Exile and Miranda rights
In August 2013, British police made it clear that Harrison would not be receiving a warm welcome in her home country when they arrested David Miranda, the partner of journalist Glenn Greenwald, at Heathrow Airport under the 2000 Terrorism Act. Miranda had his personal belongings seized, and was questioned for nine hours without a lawyer.
Miranda was held under a clause in the legislation that allowed the police to detain anyone on the suspicion that they were aiding terrorism. Under the circumstances, Harrison was advised not to come back to the UK.
"The lawyers felt that, particularly after the Miranda case, I would be stopped as well and that there would be questions I would refuse to answer, which would leave me open to charges under the Terrorism Act," she explained.
With her home country off-limits, Harrison moved to Germany, where she joined a growing number of privacy campaigners, including US filmmaker Laura Poitras, who directed the Oscar-winning Citizenfour documentary about Snowden. Harrison was to remain in exile for nearly two years.
However, Miranda appealed the actions of the UK police in the UK courts. His detention and interrogation were ruled legal in 2014 but he appealed. This too was struck down in January of this year, but - crucially - the court ruled that police detaining journalists under the same powers was incompatible with the European Convention on Human Rights.
“If journalists and their sources can have no expectation of confidentiality, they may decide against providing information on sensitive matters of public interest,” ruled Judge John Dyson, the most senior civil judge in England and Wales.
"This was great news for me personally, but also I think for the concept of press freedom within the UK," Harrison said. "The legal team felt it would open a whole can of worms if they were to stop me. We thought it was worth a try and we were correct thankfully."
Old friends and new causes
Harrison made a short visit to the UK before returning to Germany to see friends and family, and has since returned for a longer visit. Among those she caught up with was her boss and friend Julian Assange.
"I was sad when I came back [that] I got to see Julian in the same room I had left him in three years before," the WikiLeaks journalist said.
"Mentally he's on good form, but physically - he doesn't complain about it but as a friend that knows him so well I can see he's physically down. It's tough in there – he hasn't seen the sun, he has a problem with his shoulder and can't get the medical care in there that he actually needs but he doesn't complain about it at all."
Assange is working on the next tranche of publications coming up from WikiLeaks, with more files to be shared, said Harrison. His own legal case is also progressing and Assange is hoping for a ruling soon on Sweden's issuance of an arrest warrant for his questioning over claims of sexual offences.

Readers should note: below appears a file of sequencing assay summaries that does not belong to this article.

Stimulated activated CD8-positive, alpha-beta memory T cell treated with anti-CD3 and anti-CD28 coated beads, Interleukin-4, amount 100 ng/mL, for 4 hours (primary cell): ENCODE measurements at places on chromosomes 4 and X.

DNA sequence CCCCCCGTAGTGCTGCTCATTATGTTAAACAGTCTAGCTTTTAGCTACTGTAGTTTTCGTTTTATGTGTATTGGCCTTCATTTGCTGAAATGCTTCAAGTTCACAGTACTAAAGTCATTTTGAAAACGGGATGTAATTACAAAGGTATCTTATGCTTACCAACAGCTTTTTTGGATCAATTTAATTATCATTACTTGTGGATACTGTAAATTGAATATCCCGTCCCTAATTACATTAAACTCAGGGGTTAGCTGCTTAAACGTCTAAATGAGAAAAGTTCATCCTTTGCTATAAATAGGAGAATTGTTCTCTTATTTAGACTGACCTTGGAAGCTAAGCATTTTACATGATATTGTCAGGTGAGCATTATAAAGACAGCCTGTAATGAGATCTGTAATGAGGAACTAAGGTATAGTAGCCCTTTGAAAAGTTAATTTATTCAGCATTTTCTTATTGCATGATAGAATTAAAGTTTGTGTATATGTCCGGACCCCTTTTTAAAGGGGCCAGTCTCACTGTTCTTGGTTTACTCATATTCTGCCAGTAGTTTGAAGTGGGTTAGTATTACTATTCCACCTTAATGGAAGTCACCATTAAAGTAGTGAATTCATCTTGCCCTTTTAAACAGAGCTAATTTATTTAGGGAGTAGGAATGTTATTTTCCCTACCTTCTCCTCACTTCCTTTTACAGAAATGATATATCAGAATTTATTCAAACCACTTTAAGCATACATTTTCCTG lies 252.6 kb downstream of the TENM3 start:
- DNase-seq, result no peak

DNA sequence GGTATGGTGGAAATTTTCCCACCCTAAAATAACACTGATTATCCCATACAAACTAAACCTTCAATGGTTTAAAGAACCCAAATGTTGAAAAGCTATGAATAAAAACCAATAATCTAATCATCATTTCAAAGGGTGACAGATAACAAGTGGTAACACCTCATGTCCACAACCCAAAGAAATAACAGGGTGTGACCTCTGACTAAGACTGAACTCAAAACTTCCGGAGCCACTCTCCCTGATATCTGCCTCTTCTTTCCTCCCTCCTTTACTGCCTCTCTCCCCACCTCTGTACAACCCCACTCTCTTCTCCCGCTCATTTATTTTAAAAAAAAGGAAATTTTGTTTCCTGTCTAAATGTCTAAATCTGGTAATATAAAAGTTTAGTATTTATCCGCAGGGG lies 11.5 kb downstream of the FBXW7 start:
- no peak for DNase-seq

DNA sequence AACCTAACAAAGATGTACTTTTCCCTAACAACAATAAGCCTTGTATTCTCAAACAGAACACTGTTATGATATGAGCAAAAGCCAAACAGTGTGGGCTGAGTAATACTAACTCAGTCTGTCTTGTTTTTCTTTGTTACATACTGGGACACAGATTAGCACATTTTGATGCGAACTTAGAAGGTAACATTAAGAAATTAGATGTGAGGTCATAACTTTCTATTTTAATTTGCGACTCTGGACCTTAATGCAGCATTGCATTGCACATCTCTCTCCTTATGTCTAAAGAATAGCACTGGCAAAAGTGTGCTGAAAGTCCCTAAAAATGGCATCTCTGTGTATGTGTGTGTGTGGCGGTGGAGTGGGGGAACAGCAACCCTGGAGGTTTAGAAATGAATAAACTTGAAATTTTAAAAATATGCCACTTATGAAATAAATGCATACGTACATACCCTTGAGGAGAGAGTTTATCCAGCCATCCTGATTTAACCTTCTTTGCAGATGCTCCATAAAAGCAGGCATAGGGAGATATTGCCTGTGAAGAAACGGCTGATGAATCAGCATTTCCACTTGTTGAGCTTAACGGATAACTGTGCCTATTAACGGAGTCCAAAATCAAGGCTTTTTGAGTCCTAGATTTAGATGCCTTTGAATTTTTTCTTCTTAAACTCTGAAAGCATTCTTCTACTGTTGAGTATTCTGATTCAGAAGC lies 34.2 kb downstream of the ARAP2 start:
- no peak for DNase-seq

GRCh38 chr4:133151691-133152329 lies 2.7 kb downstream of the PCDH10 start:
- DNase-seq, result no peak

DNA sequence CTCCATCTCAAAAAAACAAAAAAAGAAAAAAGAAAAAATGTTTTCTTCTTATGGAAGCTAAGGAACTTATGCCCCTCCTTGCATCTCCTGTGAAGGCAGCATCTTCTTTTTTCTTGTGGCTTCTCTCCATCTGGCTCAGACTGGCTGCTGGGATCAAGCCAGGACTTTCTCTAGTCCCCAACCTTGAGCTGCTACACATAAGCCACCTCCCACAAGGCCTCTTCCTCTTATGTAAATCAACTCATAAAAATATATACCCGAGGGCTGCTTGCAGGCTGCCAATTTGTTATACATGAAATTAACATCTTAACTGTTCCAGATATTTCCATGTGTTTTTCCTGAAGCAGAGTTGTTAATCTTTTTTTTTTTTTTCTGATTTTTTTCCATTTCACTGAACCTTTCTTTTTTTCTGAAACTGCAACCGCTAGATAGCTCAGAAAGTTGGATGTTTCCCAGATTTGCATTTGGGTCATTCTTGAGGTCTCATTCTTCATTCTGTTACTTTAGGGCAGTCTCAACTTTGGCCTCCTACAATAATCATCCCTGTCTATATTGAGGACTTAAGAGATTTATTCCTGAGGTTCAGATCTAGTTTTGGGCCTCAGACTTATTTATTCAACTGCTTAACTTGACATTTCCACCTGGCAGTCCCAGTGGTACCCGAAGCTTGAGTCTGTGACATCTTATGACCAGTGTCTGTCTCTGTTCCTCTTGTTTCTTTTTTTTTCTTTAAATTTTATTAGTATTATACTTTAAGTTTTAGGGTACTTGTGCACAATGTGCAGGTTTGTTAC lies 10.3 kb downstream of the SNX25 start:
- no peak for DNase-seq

Harrison is still working for WikiLeaks but said that most of her time is now devoted to the Courage Foundation, an organization set up to provide legal assistance and support to whistleblowers. It currently has eight cases on its books, including that of Snowden, former United States Army soldier Chelsea Manning, and Trident whistleblower William McNeilly and is pressing European governments to change the laws on people reporting malfeasance.
The long road ahead
Ultimately the effects of the revelations that emanated from the Snowden archives haven't bought about any meaningful change in the policy of many governments towards the surveillance of their citizens.
France is "going mad," at the moment over such policies and the UK government's new IT laws are swinging in the wrong direction, she said. As an activist, she's hopeful, but the short term signs aren't good.
"Their illegal behavior was seen and what is their reaction? To legalize it," Harrison said. "In the foreseeable future I don't see governments changing their attitudes at all. But on the positive side there's a lot more understanding in the public that this is going on and you are seeing a lot of action from corporations who understand their customer base is actually concerned about this."
She cited the case of the US government versus Apple in the FBI's ultimately failed fight to force Cook & Co to make it easy for the Feds to break iPhone security. Apple stood firm to legal threats and the FBI was forced to back down - for now.
Snowden's work was also important in making certain groups realise quite how tightly they were being monitored. Journalists are getting wiser to this, she said, and lawyers too are becoming aware that governments may be snooping on their communications with their clients. ®
* At the time of publication, the film was slated to be released on September 16 in the US, and 15 October in the UK
** See The Register's "Play the Snowden flights boardgame: Avoid going directly to Jail".